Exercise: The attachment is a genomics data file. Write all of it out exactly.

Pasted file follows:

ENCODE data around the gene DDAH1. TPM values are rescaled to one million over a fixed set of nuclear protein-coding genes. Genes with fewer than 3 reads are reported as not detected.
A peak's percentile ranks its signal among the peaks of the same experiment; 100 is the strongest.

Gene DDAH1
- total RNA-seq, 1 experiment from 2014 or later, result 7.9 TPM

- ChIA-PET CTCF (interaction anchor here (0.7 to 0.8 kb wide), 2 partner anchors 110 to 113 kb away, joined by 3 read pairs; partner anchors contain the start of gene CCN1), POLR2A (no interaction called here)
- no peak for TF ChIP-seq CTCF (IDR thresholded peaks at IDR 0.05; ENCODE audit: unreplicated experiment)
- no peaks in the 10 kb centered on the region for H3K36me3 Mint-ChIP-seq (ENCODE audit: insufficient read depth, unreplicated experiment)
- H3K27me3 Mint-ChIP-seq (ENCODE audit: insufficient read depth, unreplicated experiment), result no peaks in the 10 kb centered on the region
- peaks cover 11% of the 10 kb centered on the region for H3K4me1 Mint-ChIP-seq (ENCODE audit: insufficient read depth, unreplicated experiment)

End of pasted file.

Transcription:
ENCODE data around the gene DDAH1. TPM values are rescaled to one million over a fixed set of nuclear protein-coding genes. Genes with fewer than 3 reads are reported as not detected.
A peak's percentile ranks its signal among the peaks of the same experiment; 100 is the strongest.

Gene DDAH1
- total RNA-seq, 1 experiment from 2014 or later, result 7.9 TPM

- ChIA-PET CTCF (interaction anchor here (0.7 to 0.8 kb wide), 2 partner anchors 110 to 113 kb away, joined by 3 read pairs; partner anchors contain the start of gene CCN1), POLR2A (no interaction called here)
- no peak for TF ChIP-seq CTCF (IDR thresholded peaks at IDR 0.05; ENCODE audit: unreplicated experiment)
- no peaks in the 10 kb centered on the region for H3K36me3 Mint-ChIP-seq (ENCODE audit: insufficient read depth, unreplicated experiment)
- H3K27me3 Mint-ChIP-seq (ENCODE audit: insufficient read depth, unreplicated experiment), result no peaks in the 10 kb centered on the region
- peaks cover 11% of the 10 kb centered on the region for H3K4me1 Mint-ChIP-seq (ENCODE audit: insufficient read depth, unreplicated experiment)